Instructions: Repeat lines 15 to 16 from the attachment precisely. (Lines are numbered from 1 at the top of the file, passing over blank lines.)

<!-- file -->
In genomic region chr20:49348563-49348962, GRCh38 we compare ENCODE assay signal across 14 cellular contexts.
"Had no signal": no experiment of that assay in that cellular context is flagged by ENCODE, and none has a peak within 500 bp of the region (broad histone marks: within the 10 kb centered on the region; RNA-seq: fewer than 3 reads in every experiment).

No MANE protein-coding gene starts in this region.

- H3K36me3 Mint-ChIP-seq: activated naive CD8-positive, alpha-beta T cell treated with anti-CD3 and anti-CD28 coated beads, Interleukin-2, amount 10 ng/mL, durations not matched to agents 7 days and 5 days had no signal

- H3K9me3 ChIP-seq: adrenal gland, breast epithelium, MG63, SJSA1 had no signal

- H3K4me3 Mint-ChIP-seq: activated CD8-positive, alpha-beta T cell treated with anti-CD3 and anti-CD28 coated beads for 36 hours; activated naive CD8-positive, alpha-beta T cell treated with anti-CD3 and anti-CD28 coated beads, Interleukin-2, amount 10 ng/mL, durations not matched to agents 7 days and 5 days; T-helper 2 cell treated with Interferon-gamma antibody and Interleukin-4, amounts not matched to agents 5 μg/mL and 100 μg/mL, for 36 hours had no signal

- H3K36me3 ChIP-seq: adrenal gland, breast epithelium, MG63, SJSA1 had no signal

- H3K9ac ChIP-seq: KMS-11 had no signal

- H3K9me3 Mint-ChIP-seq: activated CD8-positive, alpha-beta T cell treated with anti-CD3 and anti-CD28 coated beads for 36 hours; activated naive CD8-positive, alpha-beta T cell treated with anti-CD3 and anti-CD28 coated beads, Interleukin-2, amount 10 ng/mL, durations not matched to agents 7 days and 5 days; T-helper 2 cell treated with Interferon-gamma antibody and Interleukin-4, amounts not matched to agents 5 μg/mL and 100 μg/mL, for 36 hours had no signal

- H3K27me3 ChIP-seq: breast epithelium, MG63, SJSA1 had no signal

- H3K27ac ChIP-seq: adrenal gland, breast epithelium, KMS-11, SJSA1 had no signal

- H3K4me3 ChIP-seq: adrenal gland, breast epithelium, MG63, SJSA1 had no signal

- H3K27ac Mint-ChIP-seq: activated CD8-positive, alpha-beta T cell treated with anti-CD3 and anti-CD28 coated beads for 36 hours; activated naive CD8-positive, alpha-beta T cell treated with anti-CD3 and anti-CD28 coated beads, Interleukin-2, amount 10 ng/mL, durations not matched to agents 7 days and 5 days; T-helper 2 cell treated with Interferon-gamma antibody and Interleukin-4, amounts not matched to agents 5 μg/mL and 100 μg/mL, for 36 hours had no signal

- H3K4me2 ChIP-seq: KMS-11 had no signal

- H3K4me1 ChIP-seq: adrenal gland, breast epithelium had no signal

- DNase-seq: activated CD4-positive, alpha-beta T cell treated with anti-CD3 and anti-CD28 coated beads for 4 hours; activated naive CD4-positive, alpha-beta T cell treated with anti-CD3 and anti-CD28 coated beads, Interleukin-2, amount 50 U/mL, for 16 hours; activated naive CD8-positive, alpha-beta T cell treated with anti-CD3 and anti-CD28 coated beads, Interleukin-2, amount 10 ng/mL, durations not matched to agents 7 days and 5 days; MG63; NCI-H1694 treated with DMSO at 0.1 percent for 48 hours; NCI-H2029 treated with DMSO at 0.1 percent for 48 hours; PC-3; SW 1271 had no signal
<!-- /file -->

- H3K4me1 ChIP-seq: adrenal gland, breast epithelium had no signal

- DNase-seq: activated CD4-positive, alpha-beta T cell treated with anti-CD3 and anti-CD28 coated beads for 4 hours; activated naive CD4-positive, alpha-beta T cell treated with anti-CD3 and anti-CD28 coated beads, Interleukin-2, amount 50 U/mL, for 16 hours; activated naive CD8-positive, alpha-beta T cell treated with anti-CD3 and anti-CD28 coated beads, Interleukin-2, amount 10 ng/mL, durations not matched to agents 7 days and 5 days; MG63; NCI-H1694 treated with DMSO at 0.1 percent for 48 hours; NCI-H2029 treated with DMSO at 0.1 percent for 48 hours; PC-3; SW 1271 had no signal